Vaginal estrogen for genitourinary syndrome of menopause
Vaginal problems are common in menopause, and that includes bladder and urinary symptoms. The fact is that both the bladder and vagina thrive under the influence of oestrogen, and so oestrogen is essential for both vagina and bladder health. Unfortunately, too many women suffer in silence over menopausal vaginal problems and do not discuss it with their doctors.
Vaginal estrogen for genitourinary syndrome of menopause: A systematic review
Obstetrics and Gynecology, 12/05/2014 Evidence Based Medicine Review Article
Rahn DD, et al. – In this study, authors want to comprehensively review and critically assess the literature on vaginal estrogen and its alternatives for women with genitourinary syndrome of menopause and to provide clinical practice guidelines. All commercially available vaginal estrogens effectively relieve common vulvovaginal atrophy–related complaints and have additional utility in patients with urinary urgency, frequency or nocturia, SUI and UUI, and recurrent UTIs. Nonhormonal moisturizers are a beneficial alternative for those with few or minor atrophy–related symptoms and in patients at risk for estrogen–related neoplasia.
- MEDLINE and Cochrane databases were searched from inception to April 2013.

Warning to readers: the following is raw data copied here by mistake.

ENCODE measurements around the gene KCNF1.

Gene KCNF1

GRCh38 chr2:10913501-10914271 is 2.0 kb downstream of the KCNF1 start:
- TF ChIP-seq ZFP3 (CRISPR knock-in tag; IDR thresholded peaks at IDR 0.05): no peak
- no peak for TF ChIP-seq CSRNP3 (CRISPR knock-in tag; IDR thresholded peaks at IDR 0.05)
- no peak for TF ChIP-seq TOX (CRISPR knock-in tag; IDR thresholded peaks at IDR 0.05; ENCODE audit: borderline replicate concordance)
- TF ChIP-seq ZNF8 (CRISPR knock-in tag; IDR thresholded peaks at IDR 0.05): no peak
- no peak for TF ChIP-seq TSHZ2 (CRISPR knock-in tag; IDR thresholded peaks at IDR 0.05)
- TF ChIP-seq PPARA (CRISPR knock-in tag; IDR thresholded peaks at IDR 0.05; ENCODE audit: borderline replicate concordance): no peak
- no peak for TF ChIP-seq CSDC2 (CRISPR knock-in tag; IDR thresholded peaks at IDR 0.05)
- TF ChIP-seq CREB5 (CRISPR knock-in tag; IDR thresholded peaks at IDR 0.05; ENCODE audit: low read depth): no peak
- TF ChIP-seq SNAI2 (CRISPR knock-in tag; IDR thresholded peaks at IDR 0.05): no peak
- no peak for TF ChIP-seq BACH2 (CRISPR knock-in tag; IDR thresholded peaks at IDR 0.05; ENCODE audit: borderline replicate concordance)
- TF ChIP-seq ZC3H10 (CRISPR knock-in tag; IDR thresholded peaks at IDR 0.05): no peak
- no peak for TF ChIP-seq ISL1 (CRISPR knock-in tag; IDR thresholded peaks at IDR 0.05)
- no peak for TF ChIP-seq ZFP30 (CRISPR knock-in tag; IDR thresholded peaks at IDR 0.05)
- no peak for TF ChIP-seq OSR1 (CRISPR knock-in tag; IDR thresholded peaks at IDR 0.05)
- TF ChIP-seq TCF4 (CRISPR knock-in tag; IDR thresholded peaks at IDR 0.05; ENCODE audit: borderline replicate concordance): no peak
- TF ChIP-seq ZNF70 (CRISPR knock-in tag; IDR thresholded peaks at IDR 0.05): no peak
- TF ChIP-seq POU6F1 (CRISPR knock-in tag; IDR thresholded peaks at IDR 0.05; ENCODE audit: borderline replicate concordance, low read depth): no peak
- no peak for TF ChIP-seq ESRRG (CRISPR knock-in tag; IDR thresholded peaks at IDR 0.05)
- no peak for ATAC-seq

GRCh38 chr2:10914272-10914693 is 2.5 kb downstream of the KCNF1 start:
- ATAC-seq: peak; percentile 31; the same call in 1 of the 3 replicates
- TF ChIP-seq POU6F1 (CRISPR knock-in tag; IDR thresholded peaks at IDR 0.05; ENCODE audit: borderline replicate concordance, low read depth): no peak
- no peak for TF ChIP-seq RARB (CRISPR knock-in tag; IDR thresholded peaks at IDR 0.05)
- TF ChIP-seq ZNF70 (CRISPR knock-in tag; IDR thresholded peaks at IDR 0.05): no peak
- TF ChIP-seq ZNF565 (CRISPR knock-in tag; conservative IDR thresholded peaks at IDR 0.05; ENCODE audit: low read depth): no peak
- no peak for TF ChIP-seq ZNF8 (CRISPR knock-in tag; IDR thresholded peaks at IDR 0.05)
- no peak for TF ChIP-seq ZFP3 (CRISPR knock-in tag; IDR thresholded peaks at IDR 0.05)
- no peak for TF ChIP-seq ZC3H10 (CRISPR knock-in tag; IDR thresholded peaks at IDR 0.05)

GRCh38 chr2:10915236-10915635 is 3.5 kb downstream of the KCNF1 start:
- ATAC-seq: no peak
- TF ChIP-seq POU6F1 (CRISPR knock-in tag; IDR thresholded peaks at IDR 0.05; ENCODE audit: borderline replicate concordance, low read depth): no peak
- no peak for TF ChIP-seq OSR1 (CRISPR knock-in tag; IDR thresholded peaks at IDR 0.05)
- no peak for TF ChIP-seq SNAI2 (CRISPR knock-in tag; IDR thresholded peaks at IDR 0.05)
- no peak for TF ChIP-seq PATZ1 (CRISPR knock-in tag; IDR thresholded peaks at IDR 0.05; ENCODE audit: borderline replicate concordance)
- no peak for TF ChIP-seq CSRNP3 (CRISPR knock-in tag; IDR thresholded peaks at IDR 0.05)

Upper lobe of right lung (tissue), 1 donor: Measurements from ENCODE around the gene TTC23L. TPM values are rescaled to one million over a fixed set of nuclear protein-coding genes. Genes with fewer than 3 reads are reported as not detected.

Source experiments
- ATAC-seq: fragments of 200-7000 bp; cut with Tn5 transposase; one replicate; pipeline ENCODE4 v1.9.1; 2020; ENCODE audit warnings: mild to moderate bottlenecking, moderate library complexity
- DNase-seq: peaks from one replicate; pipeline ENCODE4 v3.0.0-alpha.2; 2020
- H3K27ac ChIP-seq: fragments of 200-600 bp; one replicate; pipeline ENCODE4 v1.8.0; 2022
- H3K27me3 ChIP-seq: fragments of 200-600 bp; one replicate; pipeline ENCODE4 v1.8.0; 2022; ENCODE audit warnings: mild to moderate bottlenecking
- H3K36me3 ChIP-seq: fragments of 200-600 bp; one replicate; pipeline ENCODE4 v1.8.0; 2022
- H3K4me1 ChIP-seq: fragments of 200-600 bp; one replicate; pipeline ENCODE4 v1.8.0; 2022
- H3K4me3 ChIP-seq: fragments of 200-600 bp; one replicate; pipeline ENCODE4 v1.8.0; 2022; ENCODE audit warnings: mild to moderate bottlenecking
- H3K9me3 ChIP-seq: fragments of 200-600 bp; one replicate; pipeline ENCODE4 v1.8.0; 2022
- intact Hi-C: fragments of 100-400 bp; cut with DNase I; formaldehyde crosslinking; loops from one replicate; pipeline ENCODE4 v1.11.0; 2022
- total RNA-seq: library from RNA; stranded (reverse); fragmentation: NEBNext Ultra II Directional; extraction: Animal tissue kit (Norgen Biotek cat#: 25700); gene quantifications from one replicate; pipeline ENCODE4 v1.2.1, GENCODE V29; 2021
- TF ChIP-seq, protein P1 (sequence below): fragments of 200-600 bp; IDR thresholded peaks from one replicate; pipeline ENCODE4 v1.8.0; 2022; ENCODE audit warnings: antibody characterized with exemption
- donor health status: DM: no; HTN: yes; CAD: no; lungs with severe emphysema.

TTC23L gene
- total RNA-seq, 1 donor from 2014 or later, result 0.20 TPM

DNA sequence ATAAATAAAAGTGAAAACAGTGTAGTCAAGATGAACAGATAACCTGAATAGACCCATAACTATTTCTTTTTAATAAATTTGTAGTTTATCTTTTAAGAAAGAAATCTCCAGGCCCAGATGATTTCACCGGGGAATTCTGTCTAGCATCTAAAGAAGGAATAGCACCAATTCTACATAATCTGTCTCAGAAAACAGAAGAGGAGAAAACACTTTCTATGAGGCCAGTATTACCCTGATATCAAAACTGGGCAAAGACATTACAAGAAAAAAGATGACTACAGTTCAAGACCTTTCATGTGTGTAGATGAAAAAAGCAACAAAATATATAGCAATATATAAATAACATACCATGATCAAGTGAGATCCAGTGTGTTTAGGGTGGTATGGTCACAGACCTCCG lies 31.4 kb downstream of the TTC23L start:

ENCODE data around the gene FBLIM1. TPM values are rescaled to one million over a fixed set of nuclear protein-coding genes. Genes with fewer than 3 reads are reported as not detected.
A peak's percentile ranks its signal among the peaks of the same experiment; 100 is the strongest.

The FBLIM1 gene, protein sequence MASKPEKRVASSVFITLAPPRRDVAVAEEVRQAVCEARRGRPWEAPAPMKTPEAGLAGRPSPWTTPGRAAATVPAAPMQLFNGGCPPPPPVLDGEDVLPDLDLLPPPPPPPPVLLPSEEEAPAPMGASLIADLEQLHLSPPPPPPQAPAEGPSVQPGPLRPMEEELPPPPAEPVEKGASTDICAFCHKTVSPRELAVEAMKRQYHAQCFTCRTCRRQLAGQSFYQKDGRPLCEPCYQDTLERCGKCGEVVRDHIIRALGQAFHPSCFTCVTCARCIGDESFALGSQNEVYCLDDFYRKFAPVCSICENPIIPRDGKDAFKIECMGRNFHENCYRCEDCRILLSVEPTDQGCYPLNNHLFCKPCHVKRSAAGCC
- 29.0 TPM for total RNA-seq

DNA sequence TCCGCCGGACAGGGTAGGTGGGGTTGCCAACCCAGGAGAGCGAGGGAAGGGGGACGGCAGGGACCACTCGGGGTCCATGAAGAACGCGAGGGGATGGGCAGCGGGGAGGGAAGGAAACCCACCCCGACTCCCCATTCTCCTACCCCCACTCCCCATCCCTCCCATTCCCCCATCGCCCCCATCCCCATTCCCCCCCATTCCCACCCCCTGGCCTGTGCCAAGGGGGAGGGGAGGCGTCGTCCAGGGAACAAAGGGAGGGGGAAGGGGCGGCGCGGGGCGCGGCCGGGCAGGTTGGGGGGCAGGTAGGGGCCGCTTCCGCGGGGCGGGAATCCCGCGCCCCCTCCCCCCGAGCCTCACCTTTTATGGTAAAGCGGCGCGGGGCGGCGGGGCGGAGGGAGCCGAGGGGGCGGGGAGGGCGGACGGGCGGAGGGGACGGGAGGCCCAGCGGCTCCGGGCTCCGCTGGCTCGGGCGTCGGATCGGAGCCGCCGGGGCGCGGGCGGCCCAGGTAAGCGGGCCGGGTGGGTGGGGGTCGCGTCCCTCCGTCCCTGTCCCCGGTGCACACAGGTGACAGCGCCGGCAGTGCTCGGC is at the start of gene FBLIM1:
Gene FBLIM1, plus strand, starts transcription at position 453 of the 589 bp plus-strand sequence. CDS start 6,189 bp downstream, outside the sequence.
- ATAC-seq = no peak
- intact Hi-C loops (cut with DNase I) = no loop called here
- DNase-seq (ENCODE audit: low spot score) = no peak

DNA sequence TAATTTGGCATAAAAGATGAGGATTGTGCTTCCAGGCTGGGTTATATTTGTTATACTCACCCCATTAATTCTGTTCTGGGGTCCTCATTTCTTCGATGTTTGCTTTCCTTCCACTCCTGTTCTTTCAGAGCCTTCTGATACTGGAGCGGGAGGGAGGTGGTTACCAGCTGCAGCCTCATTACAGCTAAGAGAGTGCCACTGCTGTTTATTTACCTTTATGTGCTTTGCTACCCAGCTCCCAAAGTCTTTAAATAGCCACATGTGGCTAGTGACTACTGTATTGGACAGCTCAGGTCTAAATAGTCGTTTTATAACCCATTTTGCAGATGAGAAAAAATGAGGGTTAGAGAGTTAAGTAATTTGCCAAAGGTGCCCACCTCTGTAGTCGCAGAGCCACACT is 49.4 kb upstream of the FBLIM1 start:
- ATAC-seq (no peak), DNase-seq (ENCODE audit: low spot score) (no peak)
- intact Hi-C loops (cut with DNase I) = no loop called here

- Authors included randomized controlled trials and prospective comparative studies.
- Interventions and comparators included all commercially available vaginal estrogen products.
- Placebo, no treatment, systemic estrogen (all routes), and nonhormonal moisturizers and lubricants were included as comparators.
- Authors double–screened 1,805 s, identifying 44 eligible studies.
- Discrepancies were adjudicated by a third reviewer.
- Studies were individually and collectively assessed for methodologic quality and strength of evidence.
- Studies were extracted for participant, intervention, comparator, and outcomes data, including patient–reported atrophy symptoms (eg, vaginal dryness, dyspareunia, dysuria, urgency, frequency, recurrent urinary tract infection (UTI), and urinary incontinence), objective signs of atrophy, urodynamic measures, endometrial effects, serum estradiol changes, and adverse events.
- Compared with placebo, vaginal estrogens improved dryness, dyspareunia, urinary urgency, frequency, and stress urinary incontinence (SUI) and urgency urinary incontinence (UUI).
- Urinary tract infection rates decreased.
- The various estrogen preparations had similar efficacy and safety; serum estradiol levels remained within postmenopausal norms for all except high–dose conjugated equine estrogen cream.
- Endometrial hyperplasia and adenocarcinoma were extremely rare among those receiving vaginal estrogen.
- Comparing vaginal estrogen with nonhormonal moisturizers, patients with two or more symptoms of vulvovaginal atrophy were substantially more improved using vaginal estrogens, but those with one or minor complaints had similar symptom resolution with either estrogen or nonhormonal moisturizer.